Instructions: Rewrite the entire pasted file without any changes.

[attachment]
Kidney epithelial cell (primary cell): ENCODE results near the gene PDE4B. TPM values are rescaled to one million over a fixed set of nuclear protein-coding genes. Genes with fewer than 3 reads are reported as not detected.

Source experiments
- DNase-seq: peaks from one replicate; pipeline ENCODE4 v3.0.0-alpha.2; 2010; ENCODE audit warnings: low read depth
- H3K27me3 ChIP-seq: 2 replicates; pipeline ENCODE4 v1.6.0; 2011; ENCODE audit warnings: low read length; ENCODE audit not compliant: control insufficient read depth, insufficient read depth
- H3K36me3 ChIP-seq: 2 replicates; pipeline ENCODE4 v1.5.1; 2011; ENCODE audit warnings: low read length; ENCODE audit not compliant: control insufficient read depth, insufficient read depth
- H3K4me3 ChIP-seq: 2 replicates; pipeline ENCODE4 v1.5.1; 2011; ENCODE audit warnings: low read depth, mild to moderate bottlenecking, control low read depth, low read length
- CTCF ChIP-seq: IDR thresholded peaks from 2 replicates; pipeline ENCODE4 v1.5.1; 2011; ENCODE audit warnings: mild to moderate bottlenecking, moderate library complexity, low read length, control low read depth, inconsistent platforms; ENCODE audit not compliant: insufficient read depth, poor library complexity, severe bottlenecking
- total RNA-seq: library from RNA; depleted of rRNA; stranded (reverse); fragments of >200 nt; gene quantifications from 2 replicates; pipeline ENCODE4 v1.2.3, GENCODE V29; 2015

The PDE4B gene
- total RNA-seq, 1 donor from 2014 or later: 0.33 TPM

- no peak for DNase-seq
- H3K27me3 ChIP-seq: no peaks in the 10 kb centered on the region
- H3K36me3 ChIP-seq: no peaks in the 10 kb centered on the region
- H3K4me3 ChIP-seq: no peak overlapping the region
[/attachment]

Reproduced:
Kidney epithelial cell (primary cell): ENCODE results near the gene PDE4B. TPM values are rescaled to one million over a fixed set of nuclear protein-coding genes. Genes with fewer than 3 reads are reported as not detected.

Source experiments
- DNase-seq: peaks from one replicate; pipeline ENCODE4 v3.0.0-alpha.2; 2010; ENCODE audit warnings: low read depth
- H3K27me3 ChIP-seq: 2 replicates; pipeline ENCODE4 v1.6.0; 2011; ENCODE audit warnings: low read length; ENCODE audit not compliant: control insufficient read depth, insufficient read depth
- H3K36me3 ChIP-seq: 2 replicates; pipeline ENCODE4 v1.5.1; 2011; ENCODE audit warnings: low read length; ENCODE audit not compliant: control insufficient read depth, insufficient read depth
- H3K4me3 ChIP-seq: 2 replicates; pipeline ENCODE4 v1.5.1; 2011; ENCODE audit warnings: low read depth, mild to moderate bottlenecking, control low read depth, low read length
- CTCF ChIP-seq: IDR thresholded peaks from 2 replicates; pipeline ENCODE4 v1.5.1; 2011; ENCODE audit warnings: mild to moderate bottlenecking, moderate library complexity, low read length, control low read depth, inconsistent platforms; ENCODE audit not compliant: insufficient read depth, poor library complexity, severe bottlenecking
- total RNA-seq: library from RNA; depleted of rRNA; stranded (reverse); fragments of >200 nt; gene quantifications from 2 replicates; pipeline ENCODE4 v1.2.3, GENCODE V29; 2015

The PDE4B gene
- total RNA-seq, 1 donor from 2014 or later: 0.33 TPM

- no peak for DNase-seq
- H3K27me3 ChIP-seq: no peaks in the 10 kb centered on the region
- H3K36me3 ChIP-seq: no peaks in the 10 kb centered on the region
- H3K4me3 ChIP-seq: no peak overlapping the region